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Schizoaffective Disorder

Medically reviewed by Drugs.com. Last updated on Feb 4, 2024.

What is schizoaffective disorder?

Schizoaffective disorder is a long-term mental illness that may change how you think, feel, and act around others. Schizoaffective disorder involves both psychosis (loss of reality), along with depression or mania. You may not know what is real and what is not real.

What causes schizoaffective disorder?

The cause of schizoaffective disorder in not known. It is thought there may be an imbalance in chemicals that help control movement, thought, and mood.

What increases my risk of schizoaffective disorder?

What are the signs and symptoms of schizoaffective disorder?

How is schizoaffective disorder diagnosed?

Your healthcare provider will perform a psychiatric assessment. He or she will ask if you have a history of psychological trauma, such as physical, sexual, or mental abuse. He or she will ask if you were given the care that you needed when you needed it. He or she will ask if you have a history of alcohol or drug abuse. Your healthcare provider will ask you if you want to hurt or kill yourself or others. He or she will also ask about your hobbies and goals, the people in your life who support you, and how you feel about treatment. The answers to these questions help healthcare providers plan your treatment.

Which medicines are used to treat schizoaffective disorder?

Which therapies are used to treat schizoaffective disorder?

Treatment options

The following list of medications are in some way related to or used in the treatment of this condition.

View more treatment options

How can I help manage schizoaffective disorder?

The following may help you feel better or prevent symptoms of schizoaffective disorder from coming back:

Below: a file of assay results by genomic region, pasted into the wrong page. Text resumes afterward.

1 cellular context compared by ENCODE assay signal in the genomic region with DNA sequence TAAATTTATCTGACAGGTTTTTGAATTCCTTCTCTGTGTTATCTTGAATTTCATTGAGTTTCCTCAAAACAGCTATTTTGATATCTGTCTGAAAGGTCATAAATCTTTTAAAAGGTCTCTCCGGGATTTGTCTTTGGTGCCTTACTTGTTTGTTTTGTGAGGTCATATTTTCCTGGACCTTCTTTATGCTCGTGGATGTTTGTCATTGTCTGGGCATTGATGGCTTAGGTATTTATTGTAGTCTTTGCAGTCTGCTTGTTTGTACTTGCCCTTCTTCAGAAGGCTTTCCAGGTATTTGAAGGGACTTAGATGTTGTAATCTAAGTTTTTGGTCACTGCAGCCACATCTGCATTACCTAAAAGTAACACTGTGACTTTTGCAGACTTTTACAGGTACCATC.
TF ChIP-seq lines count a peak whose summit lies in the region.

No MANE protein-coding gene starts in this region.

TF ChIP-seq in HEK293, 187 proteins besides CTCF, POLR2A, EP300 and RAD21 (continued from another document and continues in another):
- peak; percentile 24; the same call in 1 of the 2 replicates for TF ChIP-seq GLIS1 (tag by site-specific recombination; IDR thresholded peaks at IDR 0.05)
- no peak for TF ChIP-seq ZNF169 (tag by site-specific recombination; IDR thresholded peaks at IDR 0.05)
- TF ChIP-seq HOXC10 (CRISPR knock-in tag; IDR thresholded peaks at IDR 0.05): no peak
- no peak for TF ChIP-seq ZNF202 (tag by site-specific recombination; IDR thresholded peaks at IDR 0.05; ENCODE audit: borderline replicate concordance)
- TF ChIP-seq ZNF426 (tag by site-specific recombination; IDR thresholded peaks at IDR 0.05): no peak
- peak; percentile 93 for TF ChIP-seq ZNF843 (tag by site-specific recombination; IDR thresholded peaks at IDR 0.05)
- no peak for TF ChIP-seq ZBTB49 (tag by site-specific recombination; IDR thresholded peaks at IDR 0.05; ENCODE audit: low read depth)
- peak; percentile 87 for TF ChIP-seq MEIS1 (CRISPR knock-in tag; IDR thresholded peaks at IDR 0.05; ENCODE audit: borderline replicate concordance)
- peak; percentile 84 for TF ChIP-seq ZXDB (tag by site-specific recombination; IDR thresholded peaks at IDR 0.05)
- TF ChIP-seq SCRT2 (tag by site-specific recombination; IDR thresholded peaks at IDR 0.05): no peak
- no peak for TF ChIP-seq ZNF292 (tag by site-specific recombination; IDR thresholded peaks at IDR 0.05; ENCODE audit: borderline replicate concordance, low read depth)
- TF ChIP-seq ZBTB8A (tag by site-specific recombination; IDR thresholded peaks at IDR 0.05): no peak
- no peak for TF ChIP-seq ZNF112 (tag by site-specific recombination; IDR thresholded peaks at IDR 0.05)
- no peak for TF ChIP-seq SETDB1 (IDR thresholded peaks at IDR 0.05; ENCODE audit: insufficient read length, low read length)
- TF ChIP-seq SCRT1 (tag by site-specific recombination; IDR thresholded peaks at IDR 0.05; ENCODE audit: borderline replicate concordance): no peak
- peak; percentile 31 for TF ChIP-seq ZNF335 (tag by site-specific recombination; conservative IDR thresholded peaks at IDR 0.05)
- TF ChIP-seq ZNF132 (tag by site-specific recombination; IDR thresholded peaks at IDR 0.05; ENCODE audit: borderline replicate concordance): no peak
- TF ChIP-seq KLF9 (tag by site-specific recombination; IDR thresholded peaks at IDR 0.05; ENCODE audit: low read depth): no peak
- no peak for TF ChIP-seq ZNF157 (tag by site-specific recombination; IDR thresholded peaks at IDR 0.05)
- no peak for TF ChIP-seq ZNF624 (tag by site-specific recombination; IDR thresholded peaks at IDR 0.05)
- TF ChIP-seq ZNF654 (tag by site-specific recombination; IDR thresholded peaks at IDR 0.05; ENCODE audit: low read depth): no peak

What are the risks of schizoaffective disorder?

Even with treatment, your symptoms may come back or not go away. If schizoaffective disorder is left untreated, your condition may get worse. It may affect the way you think of yourself and how you get along with others. Your condition may make it hard for you to do your normal activities. You may be at increased risk for diabetes and heart and lung disease. Your risk for alcohol or drug abuse increases. You may have thoughts of hurting or killing yourself or others.

Where can I find support and more information?

When should I contact my healthcare provider?

When should I seek immediate care or call 911?

Care Agreement

You have the right to help plan your care. Learn about your health condition and how it may be treated. Discuss treatment options with your healthcare providers to decide what care you want to receive. You always have the right to refuse treatment. The above information is an educational aid only. It is not intended as medical advice for individual conditions or treatments. Talk to your doctor, nurse or pharmacist before following any medical regimen to see if it is safe and effective for you.

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Always consult your healthcare provider to ensure the information displayed on this page applies to your personal circumstances.